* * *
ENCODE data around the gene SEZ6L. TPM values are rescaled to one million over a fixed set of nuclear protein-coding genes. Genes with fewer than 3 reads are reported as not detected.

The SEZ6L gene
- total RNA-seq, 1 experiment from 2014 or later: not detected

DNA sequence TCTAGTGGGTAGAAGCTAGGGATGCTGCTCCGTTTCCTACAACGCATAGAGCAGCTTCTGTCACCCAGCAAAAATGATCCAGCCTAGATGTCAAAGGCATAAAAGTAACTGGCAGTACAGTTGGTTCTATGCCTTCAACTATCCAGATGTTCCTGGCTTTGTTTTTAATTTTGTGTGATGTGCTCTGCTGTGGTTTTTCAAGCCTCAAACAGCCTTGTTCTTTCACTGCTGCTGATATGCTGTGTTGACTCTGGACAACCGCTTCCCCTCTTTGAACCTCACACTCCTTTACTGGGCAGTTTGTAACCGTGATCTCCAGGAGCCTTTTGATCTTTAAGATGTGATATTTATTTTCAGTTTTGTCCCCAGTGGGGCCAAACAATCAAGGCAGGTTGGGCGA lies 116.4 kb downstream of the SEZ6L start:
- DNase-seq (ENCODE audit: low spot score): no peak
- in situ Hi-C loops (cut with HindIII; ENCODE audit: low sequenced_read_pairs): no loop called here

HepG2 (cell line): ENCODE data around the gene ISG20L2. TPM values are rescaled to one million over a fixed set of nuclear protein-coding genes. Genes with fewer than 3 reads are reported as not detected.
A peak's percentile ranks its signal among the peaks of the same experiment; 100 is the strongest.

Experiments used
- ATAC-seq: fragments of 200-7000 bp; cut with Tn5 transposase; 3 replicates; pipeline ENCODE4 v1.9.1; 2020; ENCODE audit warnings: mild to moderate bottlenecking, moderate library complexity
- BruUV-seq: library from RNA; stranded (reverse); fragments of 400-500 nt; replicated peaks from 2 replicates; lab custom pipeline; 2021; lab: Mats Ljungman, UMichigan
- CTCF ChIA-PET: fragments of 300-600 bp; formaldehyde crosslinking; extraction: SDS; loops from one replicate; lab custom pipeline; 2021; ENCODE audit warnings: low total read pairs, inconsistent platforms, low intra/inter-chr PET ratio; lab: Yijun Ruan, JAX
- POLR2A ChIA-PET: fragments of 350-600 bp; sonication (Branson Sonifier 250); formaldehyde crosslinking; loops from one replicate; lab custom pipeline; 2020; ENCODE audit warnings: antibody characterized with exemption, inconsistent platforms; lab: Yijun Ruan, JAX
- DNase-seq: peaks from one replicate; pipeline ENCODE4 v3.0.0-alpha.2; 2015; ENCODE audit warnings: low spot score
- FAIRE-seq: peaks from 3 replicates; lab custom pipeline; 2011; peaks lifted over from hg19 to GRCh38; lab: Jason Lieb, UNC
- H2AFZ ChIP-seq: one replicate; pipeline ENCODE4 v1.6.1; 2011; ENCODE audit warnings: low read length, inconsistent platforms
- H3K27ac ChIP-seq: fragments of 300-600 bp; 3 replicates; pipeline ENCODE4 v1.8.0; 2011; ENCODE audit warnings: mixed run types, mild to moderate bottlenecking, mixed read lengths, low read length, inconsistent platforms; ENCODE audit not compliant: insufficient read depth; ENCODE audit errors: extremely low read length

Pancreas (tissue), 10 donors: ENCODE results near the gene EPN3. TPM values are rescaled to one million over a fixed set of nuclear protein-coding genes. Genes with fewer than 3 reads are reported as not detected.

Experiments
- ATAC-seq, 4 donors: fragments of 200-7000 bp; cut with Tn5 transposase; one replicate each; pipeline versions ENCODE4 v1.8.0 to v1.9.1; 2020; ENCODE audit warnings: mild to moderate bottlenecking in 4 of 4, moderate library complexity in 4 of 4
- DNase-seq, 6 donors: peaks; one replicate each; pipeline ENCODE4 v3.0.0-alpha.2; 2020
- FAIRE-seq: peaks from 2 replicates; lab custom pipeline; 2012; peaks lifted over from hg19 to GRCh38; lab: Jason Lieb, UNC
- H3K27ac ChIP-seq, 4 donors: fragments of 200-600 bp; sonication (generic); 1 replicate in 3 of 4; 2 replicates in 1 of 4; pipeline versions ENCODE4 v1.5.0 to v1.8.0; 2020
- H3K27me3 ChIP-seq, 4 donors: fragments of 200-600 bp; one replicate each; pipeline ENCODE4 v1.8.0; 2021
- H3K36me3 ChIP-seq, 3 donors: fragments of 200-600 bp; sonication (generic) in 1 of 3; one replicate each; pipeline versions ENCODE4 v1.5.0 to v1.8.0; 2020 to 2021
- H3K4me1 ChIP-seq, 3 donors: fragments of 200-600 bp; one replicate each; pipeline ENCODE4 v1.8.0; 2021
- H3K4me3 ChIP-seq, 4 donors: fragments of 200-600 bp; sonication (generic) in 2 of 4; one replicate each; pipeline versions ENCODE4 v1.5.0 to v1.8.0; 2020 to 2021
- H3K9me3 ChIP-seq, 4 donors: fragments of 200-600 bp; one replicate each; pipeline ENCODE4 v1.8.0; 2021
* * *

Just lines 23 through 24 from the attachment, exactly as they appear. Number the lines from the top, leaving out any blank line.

- H3K27ac ChIP-seq, 4 donors: fragments of 200-600 bp; sonication (generic); 1 replicate in 3 of 4; 2 replicates in 1 of 4; pipeline versions ENCODE4 v1.5.0 to v1.8.0; 2020
- H3K27me3 ChIP-seq, 4 donors: fragments of 200-600 bp; one replicate each; pipeline ENCODE4 v1.8.0; 2021